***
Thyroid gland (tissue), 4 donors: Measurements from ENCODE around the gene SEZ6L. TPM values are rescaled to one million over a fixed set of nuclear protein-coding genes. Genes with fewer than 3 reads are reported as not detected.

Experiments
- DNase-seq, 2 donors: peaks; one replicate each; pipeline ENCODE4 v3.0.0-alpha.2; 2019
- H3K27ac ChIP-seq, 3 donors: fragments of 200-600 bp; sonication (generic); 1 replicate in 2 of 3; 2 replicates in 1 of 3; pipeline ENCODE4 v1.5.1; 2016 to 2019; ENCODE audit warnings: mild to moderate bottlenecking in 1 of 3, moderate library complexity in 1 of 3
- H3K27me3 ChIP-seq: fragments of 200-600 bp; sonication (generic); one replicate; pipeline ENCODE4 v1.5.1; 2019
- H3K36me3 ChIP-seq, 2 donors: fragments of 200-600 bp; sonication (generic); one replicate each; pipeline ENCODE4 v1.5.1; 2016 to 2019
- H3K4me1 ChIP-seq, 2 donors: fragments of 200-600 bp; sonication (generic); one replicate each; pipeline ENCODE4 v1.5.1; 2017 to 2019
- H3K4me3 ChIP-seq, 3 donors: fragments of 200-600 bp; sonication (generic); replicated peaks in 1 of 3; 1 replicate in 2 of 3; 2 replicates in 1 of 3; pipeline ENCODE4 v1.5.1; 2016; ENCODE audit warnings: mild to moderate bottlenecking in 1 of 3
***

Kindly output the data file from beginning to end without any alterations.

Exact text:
Thyroid gland (tissue), 4 donors: Measurements from ENCODE around the gene SEZ6L. TPM values are rescaled to one million over a fixed set of nuclear protein-coding genes. Genes with fewer than 3 reads are reported as not detected.

Experiments
- DNase-seq, 2 donors: peaks; one replicate each; pipeline ENCODE4 v3.0.0-alpha.2; 2019
- H3K27ac ChIP-seq, 3 donors: fragments of 200-600 bp; sonication (generic); 1 replicate in 2 of 3; 2 replicates in 1 of 3; pipeline ENCODE4 v1.5.1; 2016 to 2019; ENCODE audit warnings: mild to moderate bottlenecking in 1 of 3, moderate library complexity in 1 of 3
- H3K27me3 ChIP-seq: fragments of 200-600 bp; sonication (generic); one replicate; pipeline ENCODE4 v1.5.1; 2019
- H3K36me3 ChIP-seq, 2 donors: fragments of 200-600 bp; sonication (generic); one replicate each; pipeline ENCODE4 v1.5.1; 2016 to 2019
- H3K4me1 ChIP-seq, 2 donors: fragments of 200-600 bp; sonication (generic); one replicate each; pipeline ENCODE4 v1.5.1; 2017 to 2019
- H3K4me3 ChIP-seq, 3 donors: fragments of 200-600 bp; sonication (generic); replicated peaks in 1 of 3; 1 replicate in 2 of 3; 2 replicates in 1 of 3; pipeline ENCODE4 v1.5.1; 2016; ENCODE audit warnings: mild to moderate bottlenecking in 1 of 3